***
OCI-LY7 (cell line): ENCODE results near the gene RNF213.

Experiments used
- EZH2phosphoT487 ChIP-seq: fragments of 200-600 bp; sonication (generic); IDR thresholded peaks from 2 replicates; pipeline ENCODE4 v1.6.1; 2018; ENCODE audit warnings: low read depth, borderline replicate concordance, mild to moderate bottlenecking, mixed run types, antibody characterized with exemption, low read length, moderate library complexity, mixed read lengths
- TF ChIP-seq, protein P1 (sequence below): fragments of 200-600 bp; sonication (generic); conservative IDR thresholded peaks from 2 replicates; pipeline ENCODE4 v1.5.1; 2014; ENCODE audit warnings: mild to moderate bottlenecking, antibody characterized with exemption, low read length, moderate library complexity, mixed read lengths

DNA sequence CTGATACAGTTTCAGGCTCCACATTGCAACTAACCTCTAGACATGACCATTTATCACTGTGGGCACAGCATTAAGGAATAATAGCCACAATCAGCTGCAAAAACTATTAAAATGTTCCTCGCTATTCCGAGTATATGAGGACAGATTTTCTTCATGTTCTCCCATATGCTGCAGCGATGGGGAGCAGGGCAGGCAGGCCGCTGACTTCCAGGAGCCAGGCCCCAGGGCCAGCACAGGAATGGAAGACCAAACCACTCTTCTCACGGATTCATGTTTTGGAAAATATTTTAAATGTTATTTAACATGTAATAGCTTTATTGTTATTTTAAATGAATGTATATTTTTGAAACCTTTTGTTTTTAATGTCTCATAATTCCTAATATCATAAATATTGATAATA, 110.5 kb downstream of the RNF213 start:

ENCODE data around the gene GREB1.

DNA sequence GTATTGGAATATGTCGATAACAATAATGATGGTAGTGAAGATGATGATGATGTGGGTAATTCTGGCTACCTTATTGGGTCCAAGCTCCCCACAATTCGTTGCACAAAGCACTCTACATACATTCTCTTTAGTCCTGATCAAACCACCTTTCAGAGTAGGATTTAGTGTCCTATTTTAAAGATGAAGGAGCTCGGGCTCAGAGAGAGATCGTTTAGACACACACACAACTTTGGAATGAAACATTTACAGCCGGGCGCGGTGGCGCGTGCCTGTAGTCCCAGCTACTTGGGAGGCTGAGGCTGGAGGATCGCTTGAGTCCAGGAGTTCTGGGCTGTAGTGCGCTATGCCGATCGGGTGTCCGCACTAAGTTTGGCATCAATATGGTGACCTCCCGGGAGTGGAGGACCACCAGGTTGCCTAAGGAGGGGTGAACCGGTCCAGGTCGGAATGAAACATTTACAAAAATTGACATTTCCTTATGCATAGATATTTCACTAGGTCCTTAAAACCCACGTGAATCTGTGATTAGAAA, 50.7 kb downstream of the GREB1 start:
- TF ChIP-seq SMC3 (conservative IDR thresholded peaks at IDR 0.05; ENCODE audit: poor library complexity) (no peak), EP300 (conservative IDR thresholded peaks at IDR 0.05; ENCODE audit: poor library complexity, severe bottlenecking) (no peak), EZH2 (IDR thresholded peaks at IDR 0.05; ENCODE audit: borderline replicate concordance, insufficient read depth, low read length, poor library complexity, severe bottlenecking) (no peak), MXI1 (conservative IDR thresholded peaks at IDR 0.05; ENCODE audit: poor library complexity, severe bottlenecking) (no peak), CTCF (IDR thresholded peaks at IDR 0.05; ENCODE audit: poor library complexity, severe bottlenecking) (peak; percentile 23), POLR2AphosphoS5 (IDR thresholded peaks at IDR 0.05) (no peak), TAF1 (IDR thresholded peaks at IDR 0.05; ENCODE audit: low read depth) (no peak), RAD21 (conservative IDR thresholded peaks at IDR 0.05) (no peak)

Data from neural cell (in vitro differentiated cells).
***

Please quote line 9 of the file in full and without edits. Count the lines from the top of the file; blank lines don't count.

Data from neural cell (in vitro differentiated cells).